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What is the deal with Wilson’s disease?

Wilson disease is a rare autosomal recessive inherited disorder of copper metabolism that is characterized by excessive deposition of copper in the liver, brain, and other tissues. For a person to be affected they must inherit an affected copy of the gene from each parent.

The signs and symptoms of Wilson’s disease:

The signs and symptoms of Wilson’s disease vary widely, depending on which organ is affected. They can be mistaken for other diseases or conditions. Wilson’s disease can only be detected by a doctor and through diagnostic testing.

Hepatic dysfunction is the presenting feature in more than half of patients. Although the condition may manifest as acute hepatitis, the 3 major patterns of hepatic involvement are as follows:

    Chronic active hepatitis

    Cirrhosis (the most common initial presentation)

    Fulminant hepatic failure

 Signs of fulminant hepatic failure include the following:

    Ascites and prominent abdominal veins

    Spider nevi

    Palmar erythema

    Digital clubbing

    Hematemesis

    Jaundice

 

What’s the cause and who’s at risk for Wilson’s disease?

Wilson's disease is inherited as an autosomal recessive trait, which means that to develop the disease you must inherit two copies of the defective gene, one from each parent. If you receive only one abnormal gene, you won't become ill yourself, but you're considered a carrier and can pass the gene to your children.

How is Wilson’s disease diagnosed?

Wilson’s disease may be difficult for doctors to initially diagnose. The symptoms are similar to other health issues like heavy metal poisoning, hepatitis C, and cerebral palsy.

Sometimes your doctor will be able to rule out Wilson’s disease once neurological symptoms occur and there’s no K-F ring visible. But this isn’t always the case for people with liver-specific symptoms or no other symptoms.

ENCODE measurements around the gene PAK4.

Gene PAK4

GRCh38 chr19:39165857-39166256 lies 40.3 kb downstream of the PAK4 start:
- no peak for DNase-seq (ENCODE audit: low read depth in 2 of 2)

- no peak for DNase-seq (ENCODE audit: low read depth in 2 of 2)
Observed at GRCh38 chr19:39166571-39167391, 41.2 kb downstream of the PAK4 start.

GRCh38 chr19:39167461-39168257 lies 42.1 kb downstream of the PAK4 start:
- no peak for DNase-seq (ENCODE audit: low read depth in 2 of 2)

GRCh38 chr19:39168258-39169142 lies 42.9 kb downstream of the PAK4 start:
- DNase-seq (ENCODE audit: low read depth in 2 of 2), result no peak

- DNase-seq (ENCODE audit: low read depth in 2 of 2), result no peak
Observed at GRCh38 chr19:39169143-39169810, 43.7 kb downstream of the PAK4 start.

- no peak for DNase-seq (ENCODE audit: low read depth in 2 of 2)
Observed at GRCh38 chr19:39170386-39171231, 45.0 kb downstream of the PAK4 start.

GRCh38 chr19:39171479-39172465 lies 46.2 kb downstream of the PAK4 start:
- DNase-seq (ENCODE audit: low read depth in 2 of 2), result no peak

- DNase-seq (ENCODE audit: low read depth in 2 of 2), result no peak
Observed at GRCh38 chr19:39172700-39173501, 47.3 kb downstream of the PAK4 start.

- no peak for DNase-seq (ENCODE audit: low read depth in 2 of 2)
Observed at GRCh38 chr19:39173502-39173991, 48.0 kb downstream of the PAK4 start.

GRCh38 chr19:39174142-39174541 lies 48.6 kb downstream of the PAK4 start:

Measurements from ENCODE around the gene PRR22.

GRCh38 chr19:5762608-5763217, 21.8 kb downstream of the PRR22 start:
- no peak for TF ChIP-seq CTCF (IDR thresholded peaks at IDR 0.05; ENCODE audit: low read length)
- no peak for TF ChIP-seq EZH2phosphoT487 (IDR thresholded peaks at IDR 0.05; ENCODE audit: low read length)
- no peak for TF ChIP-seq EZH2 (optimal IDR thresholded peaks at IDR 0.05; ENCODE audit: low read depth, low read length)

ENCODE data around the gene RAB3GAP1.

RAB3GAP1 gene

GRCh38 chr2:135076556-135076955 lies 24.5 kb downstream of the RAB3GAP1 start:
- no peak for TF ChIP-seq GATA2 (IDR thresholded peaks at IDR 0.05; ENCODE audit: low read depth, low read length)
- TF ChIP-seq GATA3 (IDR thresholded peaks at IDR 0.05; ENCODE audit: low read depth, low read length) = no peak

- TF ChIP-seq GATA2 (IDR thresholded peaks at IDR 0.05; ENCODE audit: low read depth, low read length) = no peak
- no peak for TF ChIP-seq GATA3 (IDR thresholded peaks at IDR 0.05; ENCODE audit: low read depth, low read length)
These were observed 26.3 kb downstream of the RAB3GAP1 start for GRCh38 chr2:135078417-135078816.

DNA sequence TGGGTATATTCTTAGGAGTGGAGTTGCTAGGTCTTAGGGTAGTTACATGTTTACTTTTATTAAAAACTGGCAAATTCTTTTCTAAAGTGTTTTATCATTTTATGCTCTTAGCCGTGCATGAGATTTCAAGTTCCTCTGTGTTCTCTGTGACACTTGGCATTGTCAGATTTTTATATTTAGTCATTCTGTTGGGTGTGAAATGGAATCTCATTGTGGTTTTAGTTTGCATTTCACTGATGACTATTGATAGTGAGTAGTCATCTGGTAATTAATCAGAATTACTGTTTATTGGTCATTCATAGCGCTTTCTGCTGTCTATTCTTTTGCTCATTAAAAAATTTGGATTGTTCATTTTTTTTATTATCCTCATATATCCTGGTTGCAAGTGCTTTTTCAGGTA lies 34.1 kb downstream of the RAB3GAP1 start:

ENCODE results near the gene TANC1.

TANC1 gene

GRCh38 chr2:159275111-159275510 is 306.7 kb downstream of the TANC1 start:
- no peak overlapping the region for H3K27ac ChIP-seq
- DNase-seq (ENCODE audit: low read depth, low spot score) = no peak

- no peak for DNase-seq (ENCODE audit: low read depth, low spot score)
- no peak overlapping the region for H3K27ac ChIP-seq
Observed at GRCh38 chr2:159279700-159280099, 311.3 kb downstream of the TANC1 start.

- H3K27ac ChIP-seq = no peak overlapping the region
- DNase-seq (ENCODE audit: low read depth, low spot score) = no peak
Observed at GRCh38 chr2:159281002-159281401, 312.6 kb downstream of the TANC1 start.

A doctor will ask about your symptoms and ask for your family’s medical history. They’ll also use a variety of tests to look for damage caused by copper accumulations.

A slit-lamp eye exam may show:

    Limited eye movement

    Rusty or brown-colored ring around the iris (Kayser-Fleischer rings)

A physical exam may show signs of:

    Damage to the central nervous system, including loss of coordination, loss of muscle control, muscle tremors, loss of thinking and IQ, loss of memory, and confusion (delirium or dementia)

    Liver or spleen disorders (including hepatomegaly and splenomegaly)

Treatment for Wilson's disease

In general, a diet low in copper-containing foods is recommended with the avoidance of mushrooms, nuts, chocolate, dried fruit, liver, and shellfish.

Medical treatments are available for Wilson's disease. Some increase the removal of copper from the body, while others prevent the absorption of copper from the diet.

Generally, penicillamine is the first treatment used. This binds copper (chelation) and leads to excretion of copper in the urine. Hence, monitoring of the amount of copper in the urine can be done to ensure a sufficiently high dose is taken.

Liver transplantation is an effective cure for Wilson's disease but is used only in particular scenarios because of the risks and complications associated with the procedure. It is used mainly in people with fulminant liver failure who fail to respond to medical treatment or in those with advanced chronic liver disease.

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